press release

The Peggy Guggenheim Collection presents Giovanni Segantini: Light and Symbol 1884-1899, an exhibition dedicated to works of the late symbolist period of Giovanni Segantini (1858-1899), from February 10th - April 29th, 2001. The project is presented in the context of the program "ENEL Light for Art" and is organized in collaboration with FAI (Fondo per l'Ambiente Italiano) with support from ENEL and Pro Helvetia.

To mark the centenary of Giovanni Segantini's death, the exhibition brings together 30 works of the artist's mature period from international museum and private collections. 10 masterpieces of the exhibition were on view through January 28, 2001 in the Scuderia Grande of the Villa Menafoglio Litta Panza in Varese, owned and managed by FAI.

In the more intimate spaces of the Peggy Guggenheim Collection, the exhibition will be enriched by the inclusion of three additional paintings and a nucleus of drawings which provide a comprehensive insight into the artist's evolution. Among the thirteen paintings to be shown in Venice is the famous Rose Petal (1891, private collection), a portrait of the artist's companion Bice Bugatti; the painting is indicative of Segantini's rich symbolist style and has not been on public view since 1926. In addition to this work, others which deserve special recognition include Springtime in the Alps (The Allegory of Spring) (1897), now in a private collection, celebrated last year in the international press for establishing a record for a work of 19th Century Italian art at a Christie's New York auction, and Return from the Wood (1890), for its rich tones and dense symbolism.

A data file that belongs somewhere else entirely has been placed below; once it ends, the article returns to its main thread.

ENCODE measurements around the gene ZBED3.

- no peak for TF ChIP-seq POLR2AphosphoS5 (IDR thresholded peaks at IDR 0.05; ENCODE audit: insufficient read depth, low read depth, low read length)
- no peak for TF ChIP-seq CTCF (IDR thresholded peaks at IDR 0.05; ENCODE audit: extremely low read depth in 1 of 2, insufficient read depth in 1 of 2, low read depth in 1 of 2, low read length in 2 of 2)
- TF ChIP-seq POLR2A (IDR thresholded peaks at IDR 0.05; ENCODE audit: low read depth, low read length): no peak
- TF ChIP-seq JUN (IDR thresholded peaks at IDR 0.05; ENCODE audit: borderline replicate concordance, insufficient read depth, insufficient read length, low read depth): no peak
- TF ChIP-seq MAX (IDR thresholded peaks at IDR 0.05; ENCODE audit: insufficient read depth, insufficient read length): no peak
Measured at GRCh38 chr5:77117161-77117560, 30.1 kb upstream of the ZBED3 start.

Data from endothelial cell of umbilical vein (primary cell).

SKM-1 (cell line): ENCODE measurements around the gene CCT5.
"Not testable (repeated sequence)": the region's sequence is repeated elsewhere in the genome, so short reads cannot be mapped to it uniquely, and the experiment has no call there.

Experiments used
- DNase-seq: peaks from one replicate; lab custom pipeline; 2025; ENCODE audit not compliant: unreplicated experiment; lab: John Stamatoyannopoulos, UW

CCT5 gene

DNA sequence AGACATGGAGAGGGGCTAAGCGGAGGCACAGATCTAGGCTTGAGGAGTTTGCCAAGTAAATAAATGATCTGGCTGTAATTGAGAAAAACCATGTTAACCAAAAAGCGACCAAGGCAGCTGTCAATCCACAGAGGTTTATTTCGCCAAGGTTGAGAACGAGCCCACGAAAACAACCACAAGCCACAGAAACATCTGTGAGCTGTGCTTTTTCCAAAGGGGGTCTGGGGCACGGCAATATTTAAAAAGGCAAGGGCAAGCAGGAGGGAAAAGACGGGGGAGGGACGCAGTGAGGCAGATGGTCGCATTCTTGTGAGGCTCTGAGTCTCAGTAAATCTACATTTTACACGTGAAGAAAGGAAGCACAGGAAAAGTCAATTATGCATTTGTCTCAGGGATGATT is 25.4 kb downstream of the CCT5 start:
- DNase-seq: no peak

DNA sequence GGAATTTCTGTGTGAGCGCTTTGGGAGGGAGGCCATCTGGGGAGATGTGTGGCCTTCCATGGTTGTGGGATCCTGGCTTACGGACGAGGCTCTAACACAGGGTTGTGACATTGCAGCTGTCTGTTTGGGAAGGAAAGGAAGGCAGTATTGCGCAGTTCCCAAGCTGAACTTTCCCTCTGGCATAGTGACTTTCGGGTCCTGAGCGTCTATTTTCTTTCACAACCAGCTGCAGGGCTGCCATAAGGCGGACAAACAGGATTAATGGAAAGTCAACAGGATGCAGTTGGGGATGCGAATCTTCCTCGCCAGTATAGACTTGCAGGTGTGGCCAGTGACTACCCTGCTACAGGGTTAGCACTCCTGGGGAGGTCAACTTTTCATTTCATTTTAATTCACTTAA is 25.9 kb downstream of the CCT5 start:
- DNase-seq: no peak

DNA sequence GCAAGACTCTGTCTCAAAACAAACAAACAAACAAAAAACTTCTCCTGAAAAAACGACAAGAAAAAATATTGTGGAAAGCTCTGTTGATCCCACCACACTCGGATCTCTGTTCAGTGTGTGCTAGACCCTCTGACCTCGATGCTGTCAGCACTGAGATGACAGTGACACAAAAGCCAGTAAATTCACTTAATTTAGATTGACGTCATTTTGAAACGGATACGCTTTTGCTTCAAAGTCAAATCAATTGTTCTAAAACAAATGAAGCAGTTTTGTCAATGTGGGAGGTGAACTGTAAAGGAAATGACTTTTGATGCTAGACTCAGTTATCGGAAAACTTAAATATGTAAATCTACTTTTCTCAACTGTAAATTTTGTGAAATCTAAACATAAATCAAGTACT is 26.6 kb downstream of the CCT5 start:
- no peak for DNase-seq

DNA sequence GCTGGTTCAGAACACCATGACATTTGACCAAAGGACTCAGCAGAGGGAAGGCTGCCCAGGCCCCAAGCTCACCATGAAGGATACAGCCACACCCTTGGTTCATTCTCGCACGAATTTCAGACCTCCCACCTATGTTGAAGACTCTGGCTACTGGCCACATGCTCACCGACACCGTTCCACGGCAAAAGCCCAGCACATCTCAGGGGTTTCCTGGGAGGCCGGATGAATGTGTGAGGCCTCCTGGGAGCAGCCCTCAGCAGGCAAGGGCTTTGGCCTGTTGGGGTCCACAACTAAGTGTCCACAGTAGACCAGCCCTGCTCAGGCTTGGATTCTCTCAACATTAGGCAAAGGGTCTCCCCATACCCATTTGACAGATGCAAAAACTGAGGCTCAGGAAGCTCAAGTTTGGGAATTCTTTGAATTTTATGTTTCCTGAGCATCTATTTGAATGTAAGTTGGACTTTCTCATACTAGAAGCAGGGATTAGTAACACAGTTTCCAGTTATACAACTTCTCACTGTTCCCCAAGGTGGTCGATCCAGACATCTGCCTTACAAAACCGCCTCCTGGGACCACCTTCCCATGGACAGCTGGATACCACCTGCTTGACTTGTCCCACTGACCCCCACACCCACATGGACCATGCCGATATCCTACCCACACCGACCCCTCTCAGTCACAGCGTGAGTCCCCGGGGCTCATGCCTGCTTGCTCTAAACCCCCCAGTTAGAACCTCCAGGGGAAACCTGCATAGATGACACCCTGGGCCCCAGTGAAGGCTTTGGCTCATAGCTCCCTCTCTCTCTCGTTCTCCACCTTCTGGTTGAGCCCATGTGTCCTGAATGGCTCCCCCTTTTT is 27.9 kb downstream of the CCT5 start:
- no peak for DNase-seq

The seventeen drawings, to be exhibited exclusively at the Peggy Guggenheim Collection, represent graphically the evolution of Segantini's thematic symbolism. The drawings occupy an important place in Segantini's oeuvre, functioning often as reflections and meditations on the subject rather than as simple sketches or preliminary drawings. With them Segantini developed further the themes of his paintings, producing copies or variations and reinterpreting specific works. This practice of elaboration, fundamental to the artist's working process, moved him closer to the symbolism. Through the drawings, realistic works would be transformed into lyrical interpretations. Examples of this practice include Nature (1898), which appeared on the Zürich art market as recently as 1995, a rare Self-portrait (1895), and Ave Maria on the Lake (1890-93) which has not been on public view since 1922.

Giovanni Segantini was one of a group of modern painters who pioneered the scientific investigation into the thematic rapport between light and perception. Each of the paintings exhibited is, in its way, evidence of the evolution of Segantini's divisionist techniques, and his gradual development from an artist of a single vision derived from nature to one of a pantheist symbolism, characterized throughout by a powerful naturalism. In the visionary universe of the artist, the animals and humans are prisoners of a thankless destiny, short-lived elements in nature, a benevolent but also destructive mother almighty.

"The concept of this exhibition is novel in its scope and in its goals. Its purpose is to provide some intuition of the richness of Segantini's Symbolism and of the originality of his pictorial language, and a reanalysis of the painter and his work in the context of a European Symbolism" according to Annie-Paule Quinsac, curator of the exhibition and author of the catalogue raisonné published in 1982. "For this reason almost all of the works come from the artist's Swiss period, from 1884 onwards."

The exhibition is accompanied by a catalogue (published in a bilingual version in Italian and English by Skira), written by Annie-Paule Quinsac, with an essay by the noted American critic and historian Robert Rosenblum (Stephen and Nan Swid Curator of Contemporary Art, Solomon R Guggenheim Museum, New York).


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Giovanni Segantini. Light and Symbol, 1884-1899